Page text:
Migrant workers: keeping your distance at work impossible
Migrant workers are confronted with the corona measures during their work in the Netherlands. One in five cannot keep a distance of one and a half meters on the work floor and run an extra risk of contamination. In distribution centers, wholesalers and parcel sorting centers this even applies to half of the employees. This is apparent from a survey by the Social Affairs and Employment Inspectorate (SZW) among 380 labor migrants.
The reason for the Inspectorate’s investigation is the abuses in slaughterhouses, which came to light at the beginning of the corona crisis. In May last year, some meat processors had to close their doors after major corona outbreaks, especially among foreign employees. Safety could no longer be guaranteed. In addition, employees would have been pressured to continue working with symptoms of illness. Corona fires have also arisen among migrant workers in fruit processing.
crammed together in vans
Due to corona, the poor working conditions of labor migrants, an estimated five hundred thousand in the Netherlands, suddenly received full attention. From a tour of NRC in May last year, passing holiday parks, old barracks and residential complexes, it turned out that labor migrants live with many people in small houses and are brought to work crammed together in vans. Many migrant workers also said that their health insurances had not been arranged and that they were dependent on their employment agency for a job and a bed. In the event of job loss, it turned out, many migrant workers were immediately kicked out by their employment agency. Reason for the Inspectorate to investigate compliance with the corona measures among migrant workers.
The most striking conclusion from the study is that keeping a distance in distribution centers is impossible, according to half of the respondents. When packing groceries and sorting orders, people often work side by side on the assembly line and avoid each other in the narrow aisles. This is less the case in agriculture and horticulture, according to the Inspectorate: 12 percent of the respondents in the agricultural sector cannot keep their distance.
There is an additional danger in cold stores and food processing plants: the low temperature. “There is an assumption from the meat industry that aerosols containing virus particles survive longer in a cold environment. These cold conditions occur, among others, at slaughterhouses, manufacturers of cut vegetables, fresh fruit and ready-to-eat meals,” the Inspectorate writes. The coronavirus is likely more viable in cool temperatures.
In the middle of last year, SZW inspectors unannounced visited about 550 migrant workers at home, in flats, in holiday parks and on camping sites. Two-thirds of them cooperated in the investigation, sometimes an interpreter was used. “Some dropped out,” the inspectors write in the report, when it became clear that participation could lead to a visit to the boss by the Inspectorate. One inspector was expelled from the site by an employer.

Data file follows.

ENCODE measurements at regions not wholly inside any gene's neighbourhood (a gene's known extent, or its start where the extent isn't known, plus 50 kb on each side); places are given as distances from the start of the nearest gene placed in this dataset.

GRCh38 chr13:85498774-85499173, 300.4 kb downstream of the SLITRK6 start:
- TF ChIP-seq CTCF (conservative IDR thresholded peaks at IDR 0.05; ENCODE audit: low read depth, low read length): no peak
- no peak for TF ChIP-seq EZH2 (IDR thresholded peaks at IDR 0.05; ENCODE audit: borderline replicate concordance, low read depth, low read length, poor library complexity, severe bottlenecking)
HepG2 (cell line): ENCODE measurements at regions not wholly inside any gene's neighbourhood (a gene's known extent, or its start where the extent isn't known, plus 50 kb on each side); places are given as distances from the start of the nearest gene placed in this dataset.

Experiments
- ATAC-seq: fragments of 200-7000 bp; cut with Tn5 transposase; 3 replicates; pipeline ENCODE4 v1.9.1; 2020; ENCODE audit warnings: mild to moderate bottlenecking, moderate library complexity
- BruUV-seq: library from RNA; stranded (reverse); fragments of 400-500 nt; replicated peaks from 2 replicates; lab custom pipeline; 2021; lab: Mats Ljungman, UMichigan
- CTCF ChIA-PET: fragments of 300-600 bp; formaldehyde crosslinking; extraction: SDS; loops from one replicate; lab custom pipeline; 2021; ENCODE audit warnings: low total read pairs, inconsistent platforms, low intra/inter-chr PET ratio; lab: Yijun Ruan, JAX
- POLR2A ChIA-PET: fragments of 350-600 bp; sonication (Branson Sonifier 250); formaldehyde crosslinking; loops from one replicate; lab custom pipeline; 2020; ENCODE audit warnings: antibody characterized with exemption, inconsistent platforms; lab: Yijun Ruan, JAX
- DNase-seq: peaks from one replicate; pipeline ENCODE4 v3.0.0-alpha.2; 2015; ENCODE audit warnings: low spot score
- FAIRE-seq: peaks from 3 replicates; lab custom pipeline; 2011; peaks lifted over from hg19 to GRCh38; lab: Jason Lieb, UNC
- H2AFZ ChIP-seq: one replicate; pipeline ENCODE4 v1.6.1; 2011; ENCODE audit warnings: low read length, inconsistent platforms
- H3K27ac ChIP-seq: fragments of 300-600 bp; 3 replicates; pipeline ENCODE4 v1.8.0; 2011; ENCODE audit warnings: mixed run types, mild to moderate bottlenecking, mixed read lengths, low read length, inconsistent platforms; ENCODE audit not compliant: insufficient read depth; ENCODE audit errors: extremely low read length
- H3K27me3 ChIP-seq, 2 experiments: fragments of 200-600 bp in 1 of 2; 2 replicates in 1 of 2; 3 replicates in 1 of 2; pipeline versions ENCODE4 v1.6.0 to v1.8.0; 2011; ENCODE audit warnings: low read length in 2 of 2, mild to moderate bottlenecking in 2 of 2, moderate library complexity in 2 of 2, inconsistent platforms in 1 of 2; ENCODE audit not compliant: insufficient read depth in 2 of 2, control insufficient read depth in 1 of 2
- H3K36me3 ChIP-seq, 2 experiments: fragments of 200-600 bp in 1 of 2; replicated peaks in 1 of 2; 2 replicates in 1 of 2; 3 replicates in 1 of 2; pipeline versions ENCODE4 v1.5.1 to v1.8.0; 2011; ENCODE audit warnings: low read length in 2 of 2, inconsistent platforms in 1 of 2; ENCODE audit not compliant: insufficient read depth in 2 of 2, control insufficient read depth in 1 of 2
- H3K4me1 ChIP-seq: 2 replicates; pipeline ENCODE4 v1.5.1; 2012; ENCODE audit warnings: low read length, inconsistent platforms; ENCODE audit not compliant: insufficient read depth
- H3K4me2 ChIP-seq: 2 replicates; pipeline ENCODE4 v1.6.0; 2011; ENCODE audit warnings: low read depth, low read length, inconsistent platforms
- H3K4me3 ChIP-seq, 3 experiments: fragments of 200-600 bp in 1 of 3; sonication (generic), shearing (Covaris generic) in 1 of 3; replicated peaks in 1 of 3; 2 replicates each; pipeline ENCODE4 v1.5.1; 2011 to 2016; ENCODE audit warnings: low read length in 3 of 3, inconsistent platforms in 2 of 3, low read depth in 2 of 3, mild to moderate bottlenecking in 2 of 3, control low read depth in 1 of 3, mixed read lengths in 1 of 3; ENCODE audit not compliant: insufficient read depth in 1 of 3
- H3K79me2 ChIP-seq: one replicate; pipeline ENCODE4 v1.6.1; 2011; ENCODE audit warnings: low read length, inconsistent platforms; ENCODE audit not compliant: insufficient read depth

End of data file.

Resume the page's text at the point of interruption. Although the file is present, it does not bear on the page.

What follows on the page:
The researchers point out that the migrants may have provided “socially desirable” answers because of their relationship of dependency with their employer. “The risk of socially desirable answers is therefore probably somewhat higher than average in this exploration.” This may have resulted in “a rosier picture” than the reality.
Under the leadership of former SP leader Emile Roemer, the cabinet appointed the so-called ‘booster team’, which was to make recommendations to prevent corona outbreaks among migrant workers and to propose solutions for the poor working and housing conditions of this group.
Not paid in case of illness
Roemer and the booster team argued in June that migrant workers should be given their own room during the corona crisis, but that hardly appears to be the case among those surveyed: two-thirds share a room. At least 40 percent of the rooms appear to be smaller than ten square meters and 85 percent of the migrants share kitchen and sanitary facilities with others. Half of the respondents also say that they do not continue to be paid in the event of illness or that they do not know that.
Apart from the survey, the Inspectorate SZW has a hotline where work-related contamination risks can be reported. In the period from 2 March to 6 December 2020, this hotline received 1,359 reports about labor migrants and contamination risks. That is more than a fifth of the total number of corona reports received (6,448).
The SZW Inspectorate states that labor migrants should be better registered, so that it is known where they live and work. Their dependence on employment agencies also makes supervision more difficult, writes Inspectorate SZW. Legally speaking, the Inspectorate can only monitor working conditions, while migrant workers also experience problems with their housing, transport and health insurance; matters that are usually arranged by the employment agencies.
During the corona crisis, the Inspectorate warned several companies where migrant workers work about not complying with the corona measures. Two companies had to temporarily stop their activities, hardly any fines were handed out.